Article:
The Effect of Private Information and Monitoring on the Role of Accounting Quality in Investment Decisions
35 Pages Posted: 3 Nov 2009
Date Written: June 30, 2009
We investigate how private information and monitoring affect the role of accounting quality in reducing the investment-cash flow sensitivity. We argue that access to private information and direct restrictions on investments are likely to affect the extent to which accounting quality reduces financing constraints. Our results suggest that for financially constrained firms, banks’ access to private information decreases the value of accounting quality. We further find that, for both financially constrained and unconstrained firms, covenants directly restricting capital expenditures also mitigate the importance of accounting quality. Our results suggest that when information asymmetry problems are likely to be the largest, accounting quality is most important. However, the importance of accounting quality is mitigated if outside capital suppliers have access to private information and is eliminated if they impose contractual restrictions on investment. We also provide evidence that banks’ access to private information reduces the cash flow sensitivity of cash and mitigates the importance of accounting quality in reducing this sensitivity. This additional evidence suggests that our investment-cash flow sensitivity results are not driven by measurement error of the investment opportunity set.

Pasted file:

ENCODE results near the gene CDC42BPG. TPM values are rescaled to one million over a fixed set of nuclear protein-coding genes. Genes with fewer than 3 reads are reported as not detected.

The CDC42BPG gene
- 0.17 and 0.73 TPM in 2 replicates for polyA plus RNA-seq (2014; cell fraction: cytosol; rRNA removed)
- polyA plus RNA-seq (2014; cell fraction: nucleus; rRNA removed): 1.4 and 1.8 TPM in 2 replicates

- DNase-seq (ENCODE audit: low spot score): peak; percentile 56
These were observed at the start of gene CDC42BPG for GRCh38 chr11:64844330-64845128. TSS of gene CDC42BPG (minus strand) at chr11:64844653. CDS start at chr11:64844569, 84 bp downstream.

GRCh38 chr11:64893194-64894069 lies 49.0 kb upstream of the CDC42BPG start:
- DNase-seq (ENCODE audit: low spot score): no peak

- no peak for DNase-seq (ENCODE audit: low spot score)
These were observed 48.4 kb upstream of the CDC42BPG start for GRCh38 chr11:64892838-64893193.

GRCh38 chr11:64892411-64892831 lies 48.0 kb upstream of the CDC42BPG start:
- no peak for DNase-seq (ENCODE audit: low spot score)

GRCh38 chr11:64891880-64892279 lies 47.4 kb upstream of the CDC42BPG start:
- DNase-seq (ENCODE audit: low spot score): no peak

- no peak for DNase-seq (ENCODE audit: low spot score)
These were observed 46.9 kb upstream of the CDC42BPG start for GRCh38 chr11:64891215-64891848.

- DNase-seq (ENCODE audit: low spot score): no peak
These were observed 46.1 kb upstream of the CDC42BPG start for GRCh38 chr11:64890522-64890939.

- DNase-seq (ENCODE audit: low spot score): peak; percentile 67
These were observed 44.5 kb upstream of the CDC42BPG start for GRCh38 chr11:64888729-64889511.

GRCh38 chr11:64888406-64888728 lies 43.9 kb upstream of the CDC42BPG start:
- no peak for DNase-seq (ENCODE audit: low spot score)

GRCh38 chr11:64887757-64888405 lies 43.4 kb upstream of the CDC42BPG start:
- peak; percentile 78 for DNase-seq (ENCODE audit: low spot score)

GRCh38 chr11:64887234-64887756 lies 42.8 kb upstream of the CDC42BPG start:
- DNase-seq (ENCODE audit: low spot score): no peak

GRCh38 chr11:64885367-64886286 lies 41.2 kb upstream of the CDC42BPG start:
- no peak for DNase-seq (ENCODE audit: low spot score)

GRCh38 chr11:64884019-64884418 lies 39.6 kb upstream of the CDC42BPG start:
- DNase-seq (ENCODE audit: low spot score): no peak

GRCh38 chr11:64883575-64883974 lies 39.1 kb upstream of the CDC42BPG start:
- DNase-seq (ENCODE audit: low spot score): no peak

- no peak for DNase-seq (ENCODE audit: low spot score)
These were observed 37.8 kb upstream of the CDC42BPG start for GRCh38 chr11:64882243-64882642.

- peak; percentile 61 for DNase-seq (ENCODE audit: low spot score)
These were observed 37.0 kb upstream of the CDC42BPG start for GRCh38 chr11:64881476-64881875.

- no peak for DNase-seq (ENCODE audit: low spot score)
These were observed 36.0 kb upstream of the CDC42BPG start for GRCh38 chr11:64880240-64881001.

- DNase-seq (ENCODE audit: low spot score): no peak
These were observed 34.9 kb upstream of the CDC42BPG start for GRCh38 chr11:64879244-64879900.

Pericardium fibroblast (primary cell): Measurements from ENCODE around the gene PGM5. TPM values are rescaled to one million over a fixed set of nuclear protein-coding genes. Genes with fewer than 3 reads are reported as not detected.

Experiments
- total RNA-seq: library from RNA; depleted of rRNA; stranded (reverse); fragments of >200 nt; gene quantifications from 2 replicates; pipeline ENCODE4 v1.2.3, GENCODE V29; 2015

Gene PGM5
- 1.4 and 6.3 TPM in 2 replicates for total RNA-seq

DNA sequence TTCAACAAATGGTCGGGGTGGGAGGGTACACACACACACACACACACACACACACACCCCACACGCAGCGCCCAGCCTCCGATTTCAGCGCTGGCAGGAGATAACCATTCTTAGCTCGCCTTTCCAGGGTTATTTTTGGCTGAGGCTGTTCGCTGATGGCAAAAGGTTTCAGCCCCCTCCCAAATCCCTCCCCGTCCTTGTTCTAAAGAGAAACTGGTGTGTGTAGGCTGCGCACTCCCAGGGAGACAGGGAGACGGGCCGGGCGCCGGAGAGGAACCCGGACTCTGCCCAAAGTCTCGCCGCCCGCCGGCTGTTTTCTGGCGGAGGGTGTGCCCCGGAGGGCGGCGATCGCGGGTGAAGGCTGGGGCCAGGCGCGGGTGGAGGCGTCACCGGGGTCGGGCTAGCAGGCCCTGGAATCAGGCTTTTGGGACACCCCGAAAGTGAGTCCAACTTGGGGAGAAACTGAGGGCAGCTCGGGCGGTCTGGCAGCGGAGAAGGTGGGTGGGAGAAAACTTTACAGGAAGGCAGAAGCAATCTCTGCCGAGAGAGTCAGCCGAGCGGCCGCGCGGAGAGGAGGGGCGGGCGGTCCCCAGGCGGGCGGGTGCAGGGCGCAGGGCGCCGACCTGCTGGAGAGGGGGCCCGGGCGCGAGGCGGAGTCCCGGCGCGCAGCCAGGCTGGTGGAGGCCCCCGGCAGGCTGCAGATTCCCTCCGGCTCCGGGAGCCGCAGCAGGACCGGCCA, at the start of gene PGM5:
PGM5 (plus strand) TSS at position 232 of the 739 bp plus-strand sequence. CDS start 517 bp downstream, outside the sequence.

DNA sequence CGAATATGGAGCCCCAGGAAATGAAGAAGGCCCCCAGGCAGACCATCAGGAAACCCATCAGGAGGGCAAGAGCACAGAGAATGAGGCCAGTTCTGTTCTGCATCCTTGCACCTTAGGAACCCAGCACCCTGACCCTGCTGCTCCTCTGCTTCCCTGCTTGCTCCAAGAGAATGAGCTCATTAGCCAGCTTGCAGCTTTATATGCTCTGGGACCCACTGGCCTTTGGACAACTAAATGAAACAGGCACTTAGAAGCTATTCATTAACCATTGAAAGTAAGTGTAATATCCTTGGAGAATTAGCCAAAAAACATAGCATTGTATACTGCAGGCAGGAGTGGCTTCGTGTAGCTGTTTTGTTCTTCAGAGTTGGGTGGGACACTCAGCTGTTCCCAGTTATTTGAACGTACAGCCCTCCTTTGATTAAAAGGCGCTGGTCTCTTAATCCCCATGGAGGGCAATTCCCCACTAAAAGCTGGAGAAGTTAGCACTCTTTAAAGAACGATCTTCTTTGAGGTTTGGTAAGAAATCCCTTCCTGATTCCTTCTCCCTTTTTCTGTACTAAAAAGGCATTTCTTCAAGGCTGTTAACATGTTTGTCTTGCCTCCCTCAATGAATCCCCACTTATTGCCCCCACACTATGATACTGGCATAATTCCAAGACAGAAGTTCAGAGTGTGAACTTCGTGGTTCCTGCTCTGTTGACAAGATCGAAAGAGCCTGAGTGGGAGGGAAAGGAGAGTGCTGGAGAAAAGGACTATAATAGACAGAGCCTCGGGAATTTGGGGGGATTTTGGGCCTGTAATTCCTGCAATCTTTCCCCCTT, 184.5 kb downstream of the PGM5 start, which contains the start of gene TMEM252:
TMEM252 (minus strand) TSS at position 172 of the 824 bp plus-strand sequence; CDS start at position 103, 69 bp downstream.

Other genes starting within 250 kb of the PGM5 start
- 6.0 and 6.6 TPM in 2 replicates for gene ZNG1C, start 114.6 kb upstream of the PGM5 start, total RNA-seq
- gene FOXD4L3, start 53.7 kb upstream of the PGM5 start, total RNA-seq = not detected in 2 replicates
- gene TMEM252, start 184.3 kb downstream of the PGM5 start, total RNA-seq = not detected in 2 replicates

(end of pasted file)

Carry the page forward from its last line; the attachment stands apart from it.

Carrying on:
Keywords: Private information, Monitoring, Accounting Quality, Investment
JEL Classification: D82, M41
Suggested Citation: Suggested Citation